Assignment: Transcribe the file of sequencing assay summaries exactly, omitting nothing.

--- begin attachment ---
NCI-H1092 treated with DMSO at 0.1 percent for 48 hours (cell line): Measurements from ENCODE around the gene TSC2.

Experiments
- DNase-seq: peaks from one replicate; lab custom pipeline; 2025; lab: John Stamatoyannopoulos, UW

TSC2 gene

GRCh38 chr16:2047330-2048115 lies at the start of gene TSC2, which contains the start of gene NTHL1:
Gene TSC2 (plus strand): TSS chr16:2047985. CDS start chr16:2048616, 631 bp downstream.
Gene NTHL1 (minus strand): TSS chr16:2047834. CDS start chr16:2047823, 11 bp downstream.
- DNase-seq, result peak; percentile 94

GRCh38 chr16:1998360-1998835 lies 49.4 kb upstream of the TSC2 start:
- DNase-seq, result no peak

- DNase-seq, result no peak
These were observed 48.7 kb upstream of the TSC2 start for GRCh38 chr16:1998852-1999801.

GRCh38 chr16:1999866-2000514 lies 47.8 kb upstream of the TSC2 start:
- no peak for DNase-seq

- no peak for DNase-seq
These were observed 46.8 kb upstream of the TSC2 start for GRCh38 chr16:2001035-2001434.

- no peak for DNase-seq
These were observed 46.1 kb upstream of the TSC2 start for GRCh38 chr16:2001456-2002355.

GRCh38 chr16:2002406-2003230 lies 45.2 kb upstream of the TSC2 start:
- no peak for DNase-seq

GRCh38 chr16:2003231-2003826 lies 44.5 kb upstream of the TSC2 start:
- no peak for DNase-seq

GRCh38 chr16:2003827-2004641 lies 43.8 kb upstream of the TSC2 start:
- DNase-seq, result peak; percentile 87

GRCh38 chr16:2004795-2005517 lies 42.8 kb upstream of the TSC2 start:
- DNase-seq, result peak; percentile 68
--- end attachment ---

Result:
NCI-H1092 treated with DMSO at 0.1 percent for 48 hours (cell line): Measurements from ENCODE around the gene TSC2.

Experiments
- DNase-seq: peaks from one replicate; lab custom pipeline; 2025; lab: John Stamatoyannopoulos, UW

TSC2 gene

GRCh38 chr16:2047330-2048115 lies at the start of gene TSC2, which contains the start of gene NTHL1:
Gene TSC2 (plus strand): TSS chr16:2047985. CDS start chr16:2048616, 631 bp downstream.
Gene NTHL1 (minus strand): TSS chr16:2047834. CDS start chr16:2047823, 11 bp downstream.
- DNase-seq, result peak; percentile 94

GRCh38 chr16:1998360-1998835 lies 49.4 kb upstream of the TSC2 start:
- DNase-seq, result no peak

- DNase-seq, result no peak
These were observed 48.7 kb upstream of the TSC2 start for GRCh38 chr16:1998852-1999801.

GRCh38 chr16:1999866-2000514 lies 47.8 kb upstream of the TSC2 start:
- no peak for DNase-seq

- no peak for DNase-seq
These were observed 46.8 kb upstream of the TSC2 start for GRCh38 chr16:2001035-2001434.

- no peak for DNase-seq
These were observed 46.1 kb upstream of the TSC2 start for GRCh38 chr16:2001456-2002355.

GRCh38 chr16:2002406-2003230 lies 45.2 kb upstream of the TSC2 start:
- no peak for DNase-seq

GRCh38 chr16:2003231-2003826 lies 44.5 kb upstream of the TSC2 start:
- no peak for DNase-seq

GRCh38 chr16:2003827-2004641 lies 43.8 kb upstream of the TSC2 start:
- DNase-seq, result peak; percentile 87

GRCh38 chr16:2004795-2005517 lies 42.8 kb upstream of the TSC2 start:
- DNase-seq, result peak; percentile 68